So Watts started experimenting, using his punkified FPGA chip with a longer tap length and algorithms to try to improve the ability of the filter to reconstruct the original timing. Hence, on the QuteHD, you will find 10,000 taps (the older Chord DAC64 had 1000, while a generic, standard, off-the-shelf DAC features 128). The more taps you feature on a DAC, though, the more memory you need, which adds to the expense.

So, if taps are so important, why do the common chips that populate most of the world’s DACs get by with so few? Reportedly, well-known manufacturers don’t see the low tap count as being a major problem. "They don’t even do listening tests," said Watts. "It doesn’t feature on their event horizon. Design is all done mathematically. They make assumptions and then they just do it." According to Watts, technocrat graduates populate these companies, showing a greater interest in mathematics than sound.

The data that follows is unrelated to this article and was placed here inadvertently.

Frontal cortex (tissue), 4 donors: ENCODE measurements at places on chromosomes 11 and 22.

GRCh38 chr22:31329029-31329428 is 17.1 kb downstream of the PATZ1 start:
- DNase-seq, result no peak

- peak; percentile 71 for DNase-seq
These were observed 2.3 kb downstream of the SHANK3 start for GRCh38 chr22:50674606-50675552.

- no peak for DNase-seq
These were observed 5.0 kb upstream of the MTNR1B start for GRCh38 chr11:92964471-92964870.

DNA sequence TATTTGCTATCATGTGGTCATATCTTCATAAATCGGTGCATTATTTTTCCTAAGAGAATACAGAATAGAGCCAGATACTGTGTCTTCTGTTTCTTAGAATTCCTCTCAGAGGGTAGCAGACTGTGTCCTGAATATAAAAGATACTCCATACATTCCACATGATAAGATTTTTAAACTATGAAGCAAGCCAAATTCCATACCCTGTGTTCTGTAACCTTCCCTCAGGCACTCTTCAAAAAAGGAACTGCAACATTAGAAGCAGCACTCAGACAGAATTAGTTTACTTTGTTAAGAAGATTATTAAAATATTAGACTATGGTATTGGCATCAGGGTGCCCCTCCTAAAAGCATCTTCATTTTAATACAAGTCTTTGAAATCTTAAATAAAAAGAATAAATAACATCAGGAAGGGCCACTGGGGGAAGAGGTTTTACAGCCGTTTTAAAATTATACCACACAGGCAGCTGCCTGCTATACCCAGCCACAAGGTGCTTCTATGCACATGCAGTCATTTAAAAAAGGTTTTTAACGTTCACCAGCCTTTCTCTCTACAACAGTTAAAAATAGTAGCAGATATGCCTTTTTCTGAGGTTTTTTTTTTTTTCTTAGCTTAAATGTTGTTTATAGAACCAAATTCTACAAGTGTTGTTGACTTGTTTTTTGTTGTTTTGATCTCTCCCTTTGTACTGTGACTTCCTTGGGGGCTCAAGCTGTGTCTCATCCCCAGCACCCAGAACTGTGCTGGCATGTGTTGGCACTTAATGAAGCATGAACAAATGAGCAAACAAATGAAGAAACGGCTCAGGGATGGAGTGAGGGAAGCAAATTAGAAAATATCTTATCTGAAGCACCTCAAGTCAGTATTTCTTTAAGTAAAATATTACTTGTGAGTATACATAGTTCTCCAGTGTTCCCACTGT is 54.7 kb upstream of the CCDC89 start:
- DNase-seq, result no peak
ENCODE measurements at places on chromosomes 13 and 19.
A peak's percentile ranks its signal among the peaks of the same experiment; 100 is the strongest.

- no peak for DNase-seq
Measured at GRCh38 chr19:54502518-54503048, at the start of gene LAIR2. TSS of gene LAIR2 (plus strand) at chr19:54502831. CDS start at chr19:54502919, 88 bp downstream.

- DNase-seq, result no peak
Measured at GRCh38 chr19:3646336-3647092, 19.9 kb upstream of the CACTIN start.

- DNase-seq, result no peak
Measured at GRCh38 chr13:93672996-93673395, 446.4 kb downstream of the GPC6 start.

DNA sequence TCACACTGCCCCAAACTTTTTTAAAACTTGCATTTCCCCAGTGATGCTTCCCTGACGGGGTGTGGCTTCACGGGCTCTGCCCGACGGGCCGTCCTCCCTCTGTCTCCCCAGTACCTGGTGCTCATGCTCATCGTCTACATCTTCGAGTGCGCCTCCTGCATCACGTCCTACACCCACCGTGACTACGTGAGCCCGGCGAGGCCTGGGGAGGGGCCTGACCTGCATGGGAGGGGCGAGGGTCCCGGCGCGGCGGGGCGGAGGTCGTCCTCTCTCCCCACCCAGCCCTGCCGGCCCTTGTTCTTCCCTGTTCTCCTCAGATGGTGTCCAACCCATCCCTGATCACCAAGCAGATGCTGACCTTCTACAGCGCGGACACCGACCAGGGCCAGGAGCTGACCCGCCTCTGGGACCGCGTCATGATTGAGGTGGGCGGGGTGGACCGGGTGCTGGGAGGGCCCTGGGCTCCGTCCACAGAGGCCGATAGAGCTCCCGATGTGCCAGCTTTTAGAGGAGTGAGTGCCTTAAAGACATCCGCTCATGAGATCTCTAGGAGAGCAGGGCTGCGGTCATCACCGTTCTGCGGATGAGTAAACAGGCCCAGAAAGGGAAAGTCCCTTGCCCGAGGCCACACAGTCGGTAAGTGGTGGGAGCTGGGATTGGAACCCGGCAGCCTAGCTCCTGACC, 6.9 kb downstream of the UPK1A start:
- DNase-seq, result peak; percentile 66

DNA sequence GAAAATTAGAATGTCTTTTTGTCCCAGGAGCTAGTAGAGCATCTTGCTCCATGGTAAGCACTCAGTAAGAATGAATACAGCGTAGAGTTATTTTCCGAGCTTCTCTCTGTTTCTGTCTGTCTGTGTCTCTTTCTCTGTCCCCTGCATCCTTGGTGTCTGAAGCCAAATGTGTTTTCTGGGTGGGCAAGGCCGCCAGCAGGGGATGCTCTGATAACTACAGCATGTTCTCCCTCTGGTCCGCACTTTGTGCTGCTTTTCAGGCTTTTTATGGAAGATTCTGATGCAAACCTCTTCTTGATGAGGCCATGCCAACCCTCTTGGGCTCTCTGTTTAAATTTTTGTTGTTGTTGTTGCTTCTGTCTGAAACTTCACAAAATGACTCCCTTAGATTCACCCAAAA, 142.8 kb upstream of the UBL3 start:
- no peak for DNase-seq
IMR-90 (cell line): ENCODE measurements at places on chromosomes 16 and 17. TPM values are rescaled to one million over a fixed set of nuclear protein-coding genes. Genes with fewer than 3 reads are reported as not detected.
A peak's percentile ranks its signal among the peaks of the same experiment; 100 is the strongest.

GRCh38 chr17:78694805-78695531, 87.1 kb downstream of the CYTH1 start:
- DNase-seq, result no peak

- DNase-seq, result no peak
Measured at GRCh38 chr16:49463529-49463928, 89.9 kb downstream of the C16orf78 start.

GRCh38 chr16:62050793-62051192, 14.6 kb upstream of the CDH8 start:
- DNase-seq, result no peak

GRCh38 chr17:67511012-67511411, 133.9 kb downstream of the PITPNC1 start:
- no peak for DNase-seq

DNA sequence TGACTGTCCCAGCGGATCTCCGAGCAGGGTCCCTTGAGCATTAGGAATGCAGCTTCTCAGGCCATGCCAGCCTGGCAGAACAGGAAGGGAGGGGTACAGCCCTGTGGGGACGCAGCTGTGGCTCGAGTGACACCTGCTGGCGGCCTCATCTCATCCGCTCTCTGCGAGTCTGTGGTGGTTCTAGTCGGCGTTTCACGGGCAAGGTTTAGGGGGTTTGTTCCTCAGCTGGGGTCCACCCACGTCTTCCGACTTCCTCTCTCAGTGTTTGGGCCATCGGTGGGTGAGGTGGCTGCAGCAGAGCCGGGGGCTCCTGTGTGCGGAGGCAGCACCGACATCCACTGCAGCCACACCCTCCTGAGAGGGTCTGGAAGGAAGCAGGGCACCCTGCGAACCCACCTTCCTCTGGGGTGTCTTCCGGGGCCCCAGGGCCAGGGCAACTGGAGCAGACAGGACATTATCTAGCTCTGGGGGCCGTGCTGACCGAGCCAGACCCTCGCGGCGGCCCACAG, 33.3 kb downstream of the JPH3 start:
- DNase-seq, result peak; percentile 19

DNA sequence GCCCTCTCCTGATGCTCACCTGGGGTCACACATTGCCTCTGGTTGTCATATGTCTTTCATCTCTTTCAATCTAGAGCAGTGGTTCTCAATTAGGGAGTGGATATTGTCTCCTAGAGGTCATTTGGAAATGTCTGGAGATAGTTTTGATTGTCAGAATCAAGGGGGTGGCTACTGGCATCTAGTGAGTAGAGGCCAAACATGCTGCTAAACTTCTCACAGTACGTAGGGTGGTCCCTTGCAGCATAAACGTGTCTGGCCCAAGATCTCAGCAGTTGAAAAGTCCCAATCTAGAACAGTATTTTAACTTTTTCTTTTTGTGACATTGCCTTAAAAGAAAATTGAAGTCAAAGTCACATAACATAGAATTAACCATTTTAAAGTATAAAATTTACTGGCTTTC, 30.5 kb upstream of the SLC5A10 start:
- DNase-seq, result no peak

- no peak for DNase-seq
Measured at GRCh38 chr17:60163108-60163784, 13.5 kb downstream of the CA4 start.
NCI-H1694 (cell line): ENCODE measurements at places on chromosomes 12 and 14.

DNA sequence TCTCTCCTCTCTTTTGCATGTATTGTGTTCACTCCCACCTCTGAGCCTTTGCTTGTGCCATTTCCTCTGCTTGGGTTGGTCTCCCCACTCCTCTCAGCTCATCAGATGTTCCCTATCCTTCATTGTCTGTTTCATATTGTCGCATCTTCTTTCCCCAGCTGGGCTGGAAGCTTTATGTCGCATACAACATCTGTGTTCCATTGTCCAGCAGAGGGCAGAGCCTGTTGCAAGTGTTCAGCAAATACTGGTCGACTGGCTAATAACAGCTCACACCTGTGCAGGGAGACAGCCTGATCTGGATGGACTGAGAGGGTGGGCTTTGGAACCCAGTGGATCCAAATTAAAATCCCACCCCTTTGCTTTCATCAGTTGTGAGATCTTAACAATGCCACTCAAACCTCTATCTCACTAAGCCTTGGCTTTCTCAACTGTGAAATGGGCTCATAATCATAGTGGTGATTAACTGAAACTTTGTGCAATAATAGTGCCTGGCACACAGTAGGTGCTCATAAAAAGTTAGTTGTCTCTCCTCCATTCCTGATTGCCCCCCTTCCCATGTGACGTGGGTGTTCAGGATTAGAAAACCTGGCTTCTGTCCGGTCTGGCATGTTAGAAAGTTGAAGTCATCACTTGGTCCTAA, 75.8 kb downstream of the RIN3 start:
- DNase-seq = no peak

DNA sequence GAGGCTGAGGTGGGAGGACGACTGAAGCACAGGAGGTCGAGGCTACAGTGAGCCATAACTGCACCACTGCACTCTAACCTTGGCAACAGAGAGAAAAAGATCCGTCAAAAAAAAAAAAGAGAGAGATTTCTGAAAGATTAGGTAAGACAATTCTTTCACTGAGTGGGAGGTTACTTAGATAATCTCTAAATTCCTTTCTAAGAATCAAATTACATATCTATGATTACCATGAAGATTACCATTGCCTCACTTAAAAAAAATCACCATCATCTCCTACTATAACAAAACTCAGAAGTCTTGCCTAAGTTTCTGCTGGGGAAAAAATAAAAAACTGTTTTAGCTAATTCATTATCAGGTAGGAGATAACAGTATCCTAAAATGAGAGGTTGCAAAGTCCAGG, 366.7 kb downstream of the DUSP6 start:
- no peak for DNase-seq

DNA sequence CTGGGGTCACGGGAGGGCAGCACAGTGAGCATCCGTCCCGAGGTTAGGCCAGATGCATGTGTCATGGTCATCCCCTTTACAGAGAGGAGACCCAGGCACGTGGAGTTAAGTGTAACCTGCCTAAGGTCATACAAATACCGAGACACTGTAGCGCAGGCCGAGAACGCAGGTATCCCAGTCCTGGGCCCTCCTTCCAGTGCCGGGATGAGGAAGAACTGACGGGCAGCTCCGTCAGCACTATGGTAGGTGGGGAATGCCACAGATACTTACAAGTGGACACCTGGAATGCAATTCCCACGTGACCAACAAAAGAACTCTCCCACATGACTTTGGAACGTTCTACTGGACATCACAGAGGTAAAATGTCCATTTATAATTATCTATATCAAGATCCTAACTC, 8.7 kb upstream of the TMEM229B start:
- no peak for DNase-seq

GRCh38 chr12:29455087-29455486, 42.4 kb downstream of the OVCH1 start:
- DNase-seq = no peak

The other main component in a DAC is the noise shaper. A noise shaper is like a feedback amplifier, featuring a feedback path that examines and compares the output with the input, flagging an error if a difference occurs. Unlike a standard feedback amp, which is a first-order noise shaper, the QuteHD employs a fifth-order noise shaper that pushes the noise floor to -240dB at 32 bits.

The design of the noise shaper influences how much distortion and noise you will include in the DAC. The oversampling rate of the noise shaper affects this area too: "Off-the-shelf systems tend to run at 6MHz," said Watts. "The problem with that is the amount of feedback that you have available depends on the speed of the output. Running at 6Mhz, you get limited performance. If you run at 60Mhz for a fourth-order noise shaper, then you get around 35dB worth of feedback. I run at 104Mhz."